Dakota wrote in to say, “Hi John, my name is Dakota. I’m 10 years old and LOVE cars. I can name them all. My favourite is the Buggati Veyron. My Dad even took me to the Detroit Auto Show last month. It was the first time I’ve ever been to Mishigan. We got to see all the cars you reported on Autoline and even where you stood! I hope to meet you one day.” Dakota I think that is so cool that you love cars and got to go to the Detroit auto show. You’ve got a good dad for taking you there. I would be pleased to meet you someday, hopefully when you are the Chief Executive Officer of one of the car companies. And one more thing, you’ve got a really cool name.
Kit Gerhart is getting tired of Ford creating a common family look across its model line. “When the “Aston Martin” grill first showed up on the Fusion, I really liked it, but enough is enough. I think it looks a bit silly on a Transit Connect, and Subaru doesn’t need to copy it.” Yeah, I noticed that Subaru is going with that look, too.
M360 doesn’t care that the Australian auto industry is on the verge of collapse. “So what’s the big deal if GM, Ford and Toyota pull out of the Aussie market? What effect will that have on the US, European or Asian markets? Could you please explain?” It will not have much effect on other markets, but I hate to see a country’s entire automotive industry collapse completely. A lot of good designers, engineers and executives have come out of Australia and losing so much of that talent pool is a loss for the entire industry.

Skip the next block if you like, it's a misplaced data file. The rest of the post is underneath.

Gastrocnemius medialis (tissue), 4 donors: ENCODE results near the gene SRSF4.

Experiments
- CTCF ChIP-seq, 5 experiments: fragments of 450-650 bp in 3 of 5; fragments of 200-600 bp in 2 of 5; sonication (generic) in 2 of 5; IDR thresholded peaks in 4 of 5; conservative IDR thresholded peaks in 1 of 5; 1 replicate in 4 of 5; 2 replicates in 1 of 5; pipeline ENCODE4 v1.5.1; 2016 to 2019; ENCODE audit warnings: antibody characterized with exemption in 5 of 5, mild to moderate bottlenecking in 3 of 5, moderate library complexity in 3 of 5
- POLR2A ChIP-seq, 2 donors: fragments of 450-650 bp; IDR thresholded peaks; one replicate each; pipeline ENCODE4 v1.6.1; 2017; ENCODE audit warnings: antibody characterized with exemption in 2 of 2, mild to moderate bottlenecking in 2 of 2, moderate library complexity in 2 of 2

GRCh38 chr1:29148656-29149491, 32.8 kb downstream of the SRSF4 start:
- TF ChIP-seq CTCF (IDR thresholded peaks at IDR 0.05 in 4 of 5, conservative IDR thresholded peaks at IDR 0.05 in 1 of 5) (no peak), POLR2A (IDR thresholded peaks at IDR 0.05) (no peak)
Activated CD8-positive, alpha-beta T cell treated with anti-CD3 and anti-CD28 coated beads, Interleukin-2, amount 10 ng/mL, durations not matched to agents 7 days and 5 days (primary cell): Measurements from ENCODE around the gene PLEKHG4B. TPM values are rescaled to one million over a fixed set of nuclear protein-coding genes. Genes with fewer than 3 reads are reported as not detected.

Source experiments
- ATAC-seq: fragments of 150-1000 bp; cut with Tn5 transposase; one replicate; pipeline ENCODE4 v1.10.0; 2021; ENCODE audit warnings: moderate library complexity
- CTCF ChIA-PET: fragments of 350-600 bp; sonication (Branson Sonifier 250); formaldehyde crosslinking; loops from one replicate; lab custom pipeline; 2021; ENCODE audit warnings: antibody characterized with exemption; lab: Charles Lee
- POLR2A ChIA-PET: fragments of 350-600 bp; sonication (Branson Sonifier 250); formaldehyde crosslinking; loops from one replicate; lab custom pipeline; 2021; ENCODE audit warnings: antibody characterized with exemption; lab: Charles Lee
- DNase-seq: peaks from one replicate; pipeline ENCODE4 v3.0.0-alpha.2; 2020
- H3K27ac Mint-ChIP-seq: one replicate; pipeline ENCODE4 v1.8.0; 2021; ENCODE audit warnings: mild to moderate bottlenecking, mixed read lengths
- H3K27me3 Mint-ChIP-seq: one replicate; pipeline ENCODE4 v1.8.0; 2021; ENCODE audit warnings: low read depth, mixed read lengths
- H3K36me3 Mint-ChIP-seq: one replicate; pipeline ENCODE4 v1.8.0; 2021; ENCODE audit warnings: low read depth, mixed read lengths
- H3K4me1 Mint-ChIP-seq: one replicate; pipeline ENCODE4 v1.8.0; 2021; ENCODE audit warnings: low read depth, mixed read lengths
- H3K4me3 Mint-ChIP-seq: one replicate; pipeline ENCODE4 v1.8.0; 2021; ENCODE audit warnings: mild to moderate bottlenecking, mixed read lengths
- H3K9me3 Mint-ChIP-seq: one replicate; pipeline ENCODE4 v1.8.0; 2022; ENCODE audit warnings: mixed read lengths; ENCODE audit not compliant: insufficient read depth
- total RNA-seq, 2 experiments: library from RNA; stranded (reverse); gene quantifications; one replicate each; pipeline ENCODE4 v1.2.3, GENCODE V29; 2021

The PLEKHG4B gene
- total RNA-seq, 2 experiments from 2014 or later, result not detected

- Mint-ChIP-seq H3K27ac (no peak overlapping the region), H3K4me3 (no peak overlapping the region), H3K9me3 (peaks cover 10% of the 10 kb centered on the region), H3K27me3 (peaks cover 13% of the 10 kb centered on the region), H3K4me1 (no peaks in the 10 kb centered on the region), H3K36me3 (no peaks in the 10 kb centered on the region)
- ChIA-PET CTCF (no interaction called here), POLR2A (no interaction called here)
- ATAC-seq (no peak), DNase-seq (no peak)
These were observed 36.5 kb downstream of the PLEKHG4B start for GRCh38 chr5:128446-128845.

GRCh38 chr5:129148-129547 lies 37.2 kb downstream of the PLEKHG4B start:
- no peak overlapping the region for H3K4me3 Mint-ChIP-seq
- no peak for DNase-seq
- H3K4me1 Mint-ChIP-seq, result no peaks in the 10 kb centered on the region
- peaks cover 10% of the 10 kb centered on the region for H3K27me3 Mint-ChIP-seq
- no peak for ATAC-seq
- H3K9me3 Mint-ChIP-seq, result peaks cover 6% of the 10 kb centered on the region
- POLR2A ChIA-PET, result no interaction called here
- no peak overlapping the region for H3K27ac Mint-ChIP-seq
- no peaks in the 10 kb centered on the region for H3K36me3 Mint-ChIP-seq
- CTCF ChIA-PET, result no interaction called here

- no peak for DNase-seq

pedro fernandez chimed in to say, “I wonder if what is happening in AU is the same fate that awaits us?” Pedro, as I said all along, the real problem with the Australian market is that it’s so small. Remember, Australia has a population of about 20 million people. That’s the same as Michigan and Ohio put together. And in a game that’s all about scale, Australia simply could not provide the scale necessary to compete.
Mike wants to know more about that union vote taking place this week at the Volkswagen plant in Tennessee. “I’d be interested in the pros and cons being offered by the two sides at VW. What does the Union claim they will do for the workers? Why do the Republican lawmakers say the workers don’t need a union? What are the hot button issues in this campaign?” The hot button is unionization itself. The UAW exclusively supports Democrats, which makes them the natural enemy of Republicans. And there’s no question the UAW helped make GM, Ford and Chrysler completely uncompetitive from a labor cost standpoint. But higher pay and benefits really appeals to anyone, and that’s what the UAW is telling the VW workers it can do for them. This vote is a really big deal. If the UAW wins, it will help it organize other transplants. If it loses, this will be a blow from which the union will never recover.
Thanks for all your letters and comments, we truly appreciate getting your input.
Remember to join us for Autoline After Hours tonight starting at 6PM Eastern Time. Our guest will be Bill Warner, the founder of the Amelia Island Concours. Should be a great show as Bill is one of the greatest story tellers you’ll ever hear.
But that wraps up today’s report. Thank you for tuning in.